Federal health officials expect more than 76,000 new cases of melanoma, or skin cancer, this year. Of those, a small percentage of patients will unfortunately see the cancer spread to other organs, advancing to metastatic melanoma.
When this happens, the survival rate is grim. Currently, doctors have very few affective ways to treat the advanced cancer, but a new class of drugs could soon change that.
"It targets the interaction between the tumor cell and the immune system, takes the brake off of the immune system and enhances the patient's anti-tumor immunity," said surgical oncologist Dr. John Lyons.
The immune system's job is to fight off foreign things in the body, like tumors. However, Lyons explains that with time and some chemical reactions, a tumor can trick immune cells into not attacking by shutting them down. That allows tumors to grow and spread.
The new drugs, called PD-1 inhibitors, work by blocking that reaction and turning the immune cells back on. Unlike chemotherapy or radiation, the PD-1 inhibitors do not attack the tumor directly.
Lyons says finding a way to stimulate the immune system to fight tumors on its own has been the focus of researchers for decades. The first signs of success were with a similar class of drugs called CTLA-4 inhibitors in 2011.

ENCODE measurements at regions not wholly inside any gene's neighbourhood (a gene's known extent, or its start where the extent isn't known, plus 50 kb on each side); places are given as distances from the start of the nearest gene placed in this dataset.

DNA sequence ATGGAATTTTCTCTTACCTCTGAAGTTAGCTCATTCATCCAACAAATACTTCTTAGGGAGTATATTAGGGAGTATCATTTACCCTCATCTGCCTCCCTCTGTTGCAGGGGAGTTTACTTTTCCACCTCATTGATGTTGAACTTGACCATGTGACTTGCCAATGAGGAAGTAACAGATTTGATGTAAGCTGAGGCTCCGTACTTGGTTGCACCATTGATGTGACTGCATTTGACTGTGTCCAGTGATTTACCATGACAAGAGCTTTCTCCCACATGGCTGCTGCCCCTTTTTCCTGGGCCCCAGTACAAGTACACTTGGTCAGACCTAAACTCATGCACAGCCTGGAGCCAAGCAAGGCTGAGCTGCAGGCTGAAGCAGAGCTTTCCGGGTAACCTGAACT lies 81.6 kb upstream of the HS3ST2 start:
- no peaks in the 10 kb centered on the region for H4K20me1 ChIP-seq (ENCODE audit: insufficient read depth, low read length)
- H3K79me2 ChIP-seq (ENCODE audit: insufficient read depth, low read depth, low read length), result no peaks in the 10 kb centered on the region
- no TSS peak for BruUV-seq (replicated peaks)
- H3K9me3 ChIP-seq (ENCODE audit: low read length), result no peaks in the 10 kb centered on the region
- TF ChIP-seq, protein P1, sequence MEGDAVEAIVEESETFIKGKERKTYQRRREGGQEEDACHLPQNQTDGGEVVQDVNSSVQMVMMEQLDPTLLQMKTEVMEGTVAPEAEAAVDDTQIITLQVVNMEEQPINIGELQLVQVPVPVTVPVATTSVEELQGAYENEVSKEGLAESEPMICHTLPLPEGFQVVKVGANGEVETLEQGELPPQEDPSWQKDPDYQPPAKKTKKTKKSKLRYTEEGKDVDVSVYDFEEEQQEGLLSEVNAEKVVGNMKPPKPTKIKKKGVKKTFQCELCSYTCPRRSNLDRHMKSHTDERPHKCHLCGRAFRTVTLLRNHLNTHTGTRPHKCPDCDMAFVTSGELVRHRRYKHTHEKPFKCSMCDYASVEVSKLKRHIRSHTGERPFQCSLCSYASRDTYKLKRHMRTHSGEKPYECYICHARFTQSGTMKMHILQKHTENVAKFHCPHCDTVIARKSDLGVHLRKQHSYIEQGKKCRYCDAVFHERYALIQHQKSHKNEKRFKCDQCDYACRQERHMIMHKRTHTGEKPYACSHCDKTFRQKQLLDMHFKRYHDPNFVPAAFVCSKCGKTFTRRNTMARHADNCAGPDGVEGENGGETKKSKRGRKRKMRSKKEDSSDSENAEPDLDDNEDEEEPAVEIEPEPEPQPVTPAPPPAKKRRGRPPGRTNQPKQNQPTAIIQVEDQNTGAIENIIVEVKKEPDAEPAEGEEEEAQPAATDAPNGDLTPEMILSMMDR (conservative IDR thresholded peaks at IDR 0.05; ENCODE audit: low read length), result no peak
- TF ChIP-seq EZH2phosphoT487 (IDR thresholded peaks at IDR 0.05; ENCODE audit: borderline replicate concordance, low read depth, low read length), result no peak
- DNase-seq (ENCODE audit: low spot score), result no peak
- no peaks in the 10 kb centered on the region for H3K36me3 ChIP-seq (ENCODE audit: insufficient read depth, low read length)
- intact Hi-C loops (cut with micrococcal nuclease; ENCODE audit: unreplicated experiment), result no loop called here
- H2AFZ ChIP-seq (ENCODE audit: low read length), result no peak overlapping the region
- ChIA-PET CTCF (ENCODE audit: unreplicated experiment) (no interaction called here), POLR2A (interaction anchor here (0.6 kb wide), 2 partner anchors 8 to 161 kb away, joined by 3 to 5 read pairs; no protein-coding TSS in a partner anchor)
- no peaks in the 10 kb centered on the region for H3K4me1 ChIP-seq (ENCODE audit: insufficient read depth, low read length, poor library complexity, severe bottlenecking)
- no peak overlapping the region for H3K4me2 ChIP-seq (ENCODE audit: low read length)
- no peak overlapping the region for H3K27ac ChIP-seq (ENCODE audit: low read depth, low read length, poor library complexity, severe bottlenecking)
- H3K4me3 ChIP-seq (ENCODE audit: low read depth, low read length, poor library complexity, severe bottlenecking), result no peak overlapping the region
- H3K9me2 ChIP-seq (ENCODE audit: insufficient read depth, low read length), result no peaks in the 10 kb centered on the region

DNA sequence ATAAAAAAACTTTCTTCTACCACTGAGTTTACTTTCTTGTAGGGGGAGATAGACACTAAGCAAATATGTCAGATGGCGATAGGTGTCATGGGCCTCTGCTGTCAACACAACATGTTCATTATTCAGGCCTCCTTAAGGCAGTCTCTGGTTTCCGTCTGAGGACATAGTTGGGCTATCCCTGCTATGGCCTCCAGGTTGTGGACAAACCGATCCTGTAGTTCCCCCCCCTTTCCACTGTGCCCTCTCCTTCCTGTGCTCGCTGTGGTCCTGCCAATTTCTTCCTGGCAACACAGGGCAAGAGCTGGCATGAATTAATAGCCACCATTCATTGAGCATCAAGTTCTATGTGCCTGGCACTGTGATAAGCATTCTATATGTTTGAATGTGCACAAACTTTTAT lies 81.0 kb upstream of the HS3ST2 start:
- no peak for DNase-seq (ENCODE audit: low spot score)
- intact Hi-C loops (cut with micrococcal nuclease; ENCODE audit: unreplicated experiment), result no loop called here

"We've seen clinical responses in the neighborhood of 40 to 50 percent and of those people who respond, we've seen very deep durable responses," said Lyons. "Some of these patients have had 80 percent, 100 percent of their tumor bourdon go away for a long period of time."
The drug companies that have developed these treatments expect FDA approval by late 2014 or early 2015, which Lyons says is exciting for doctors and patients.
"It means that some of them will have a much longer life expectancy than previously expected and in some cases we will turn this into a chronic disease," said Lyons.
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